For the first time ever, the Chinese yuan is one of the world's ten most frequently traded currencies, according to a Bank of International Settlements (BIS) survey.
The currency ranked ninth on the bank's top-ten list, jumping eight places from the seventeen spot it held when the survey was last conducted three years ago.
BIS attributes the move to the rapid growth of offshore yuan trading, which boosted the currency's daily turnover by three-and-a-half times since the last survey to $120 billion.
"The role of the renminbi in global FX trading surged, in line with increased efforts to internationalize the Chinese currency," the BIS said.
However, slow progress in Beijing's financial reforms has sparked doubts about the yuan's increasing popularity.
For over three years, China's financial market reform has been focused on the liberalization of its capital account and increasing the yuan's convertibility but, as analysts from Societe Generale point out in a report, "change has been slow on the domestic front and this has at least partially been responsible for the disorderly development of the shadow banking system."
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"Consequently, the domestic financial system has become more fragile, which in turn presents a key obstacle to further capital account liberalization," they added.
For the record, Beijing has been ramping up its efforts to free up cross-border capital flows. Late Thursday, the People's Bank of China announced that they may speed up the loosening of controls on investment flows in and out of the mainland, the nation's most recent step towards a convertible yuan.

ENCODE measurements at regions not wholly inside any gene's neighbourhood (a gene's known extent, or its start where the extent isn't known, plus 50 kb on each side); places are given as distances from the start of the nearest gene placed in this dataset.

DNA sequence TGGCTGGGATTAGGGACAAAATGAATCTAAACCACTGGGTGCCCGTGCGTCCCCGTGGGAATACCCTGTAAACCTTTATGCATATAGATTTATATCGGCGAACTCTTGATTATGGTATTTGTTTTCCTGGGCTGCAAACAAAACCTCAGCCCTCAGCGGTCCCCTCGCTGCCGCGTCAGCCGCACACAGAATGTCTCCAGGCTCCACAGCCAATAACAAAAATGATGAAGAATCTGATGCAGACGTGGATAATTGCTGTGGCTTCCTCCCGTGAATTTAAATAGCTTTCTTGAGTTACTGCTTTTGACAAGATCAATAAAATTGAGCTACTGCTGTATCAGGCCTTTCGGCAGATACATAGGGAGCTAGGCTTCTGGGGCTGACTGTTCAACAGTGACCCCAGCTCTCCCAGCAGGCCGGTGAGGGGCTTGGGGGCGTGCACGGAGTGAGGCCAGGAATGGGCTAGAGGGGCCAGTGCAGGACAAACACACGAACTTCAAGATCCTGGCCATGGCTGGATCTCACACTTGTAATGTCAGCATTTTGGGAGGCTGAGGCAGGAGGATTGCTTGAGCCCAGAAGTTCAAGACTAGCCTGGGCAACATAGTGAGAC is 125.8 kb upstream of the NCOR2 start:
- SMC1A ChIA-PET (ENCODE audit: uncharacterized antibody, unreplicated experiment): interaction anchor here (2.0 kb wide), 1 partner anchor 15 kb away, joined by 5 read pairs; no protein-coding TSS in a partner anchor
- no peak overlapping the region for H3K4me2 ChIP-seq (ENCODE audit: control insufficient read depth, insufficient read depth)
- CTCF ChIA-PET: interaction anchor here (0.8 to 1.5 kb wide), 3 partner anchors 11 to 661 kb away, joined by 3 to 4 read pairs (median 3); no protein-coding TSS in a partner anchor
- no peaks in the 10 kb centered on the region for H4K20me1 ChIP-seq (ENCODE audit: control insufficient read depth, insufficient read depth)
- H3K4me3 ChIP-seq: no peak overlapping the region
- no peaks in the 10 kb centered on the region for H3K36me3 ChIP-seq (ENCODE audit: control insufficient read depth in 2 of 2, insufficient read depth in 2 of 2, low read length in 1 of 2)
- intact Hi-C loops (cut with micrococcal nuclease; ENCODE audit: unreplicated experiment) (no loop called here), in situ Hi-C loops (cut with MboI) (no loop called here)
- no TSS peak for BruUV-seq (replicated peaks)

"There's clearly been a very active policy by authorities to push the internationalization and it is bearing fruit, but at the same time, we're not going to see renminbi traded directly against the Venezuelan bolivar in the next couple of weeks. It's more about a gradual shift; it's a glacier moving rather than a snowball being thrown," said HSBC's forex strategist Dominic Bunning.
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But is financial reform really the top priority for traders?
"Our customer base (fund managers and commodity trading advisors) is always looking for liquid products to add to the mix so if you can get any currency pair that has liquidity, transparency and some volatility, they are happy to add it," said George Dowd, Senior Director at Newedge.
The BIS survey underscored the growing role of emerging market currencies; the Mexican peso re-entered the top-ten list in the eighth position, which, along with the yuan, displaced the Swedish krona and the Hong Kong dollar. The U.S. dollar remained at the top of the pack, while the euro ranked second.
The report also showed continued growth for the foreign exchange market, with average daily turnover reaching $5.3 trillion, an increase of about 35 percent from 2010's $4 trillion figure.
— By CNBC.com's Nyshka Chandran. Follow her on Twitter @NyshkaCNBC